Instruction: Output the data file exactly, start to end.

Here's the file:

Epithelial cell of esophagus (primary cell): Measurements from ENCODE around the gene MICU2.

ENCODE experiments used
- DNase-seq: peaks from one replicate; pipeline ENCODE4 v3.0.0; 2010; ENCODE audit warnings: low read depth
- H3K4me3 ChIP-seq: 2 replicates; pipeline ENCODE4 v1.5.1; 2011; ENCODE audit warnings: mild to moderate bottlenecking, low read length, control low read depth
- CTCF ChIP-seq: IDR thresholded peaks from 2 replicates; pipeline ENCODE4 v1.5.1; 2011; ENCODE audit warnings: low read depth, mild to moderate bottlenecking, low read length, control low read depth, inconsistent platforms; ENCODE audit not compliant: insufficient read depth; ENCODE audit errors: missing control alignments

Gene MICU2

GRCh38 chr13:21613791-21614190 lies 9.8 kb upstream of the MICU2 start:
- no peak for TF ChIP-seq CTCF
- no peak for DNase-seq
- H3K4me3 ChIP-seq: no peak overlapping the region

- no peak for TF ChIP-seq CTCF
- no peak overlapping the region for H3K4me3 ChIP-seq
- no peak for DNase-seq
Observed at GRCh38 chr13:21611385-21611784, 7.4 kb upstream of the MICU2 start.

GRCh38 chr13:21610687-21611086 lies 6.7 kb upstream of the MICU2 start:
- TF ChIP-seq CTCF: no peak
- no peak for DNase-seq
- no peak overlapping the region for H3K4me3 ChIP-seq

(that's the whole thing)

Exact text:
Epithelial cell of esophagus (primary cell): Measurements from ENCODE around the gene MICU2.

ENCODE experiments used
- DNase-seq: peaks from one replicate; pipeline ENCODE4 v3.0.0; 2010; ENCODE audit warnings: low read depth
- H3K4me3 ChIP-seq: 2 replicates; pipeline ENCODE4 v1.5.1; 2011; ENCODE audit warnings: mild to moderate bottlenecking, low read length, control low read depth
- CTCF ChIP-seq: IDR thresholded peaks from 2 replicates; pipeline ENCODE4 v1.5.1; 2011; ENCODE audit warnings: low read depth, mild to moderate bottlenecking, low read length, control low read depth, inconsistent platforms; ENCODE audit not compliant: insufficient read depth; ENCODE audit errors: missing control alignments

Gene MICU2

GRCh38 chr13:21613791-21614190 lies 9.8 kb upstream of the MICU2 start:
- no peak for TF ChIP-seq CTCF
- no peak for DNase-seq
- H3K4me3 ChIP-seq: no peak overlapping the region

- no peak for TF ChIP-seq CTCF
- no peak overlapping the region for H3K4me3 ChIP-seq
- no peak for DNase-seq
Observed at GRCh38 chr13:21611385-21611784, 7.4 kb upstream of the MICU2 start.

GRCh38 chr13:21610687-21611086 lies 6.7 kb upstream of the MICU2 start:
- TF ChIP-seq CTCF: no peak
- no peak for DNase-seq
- no peak overlapping the region for H3K4me3 ChIP-seq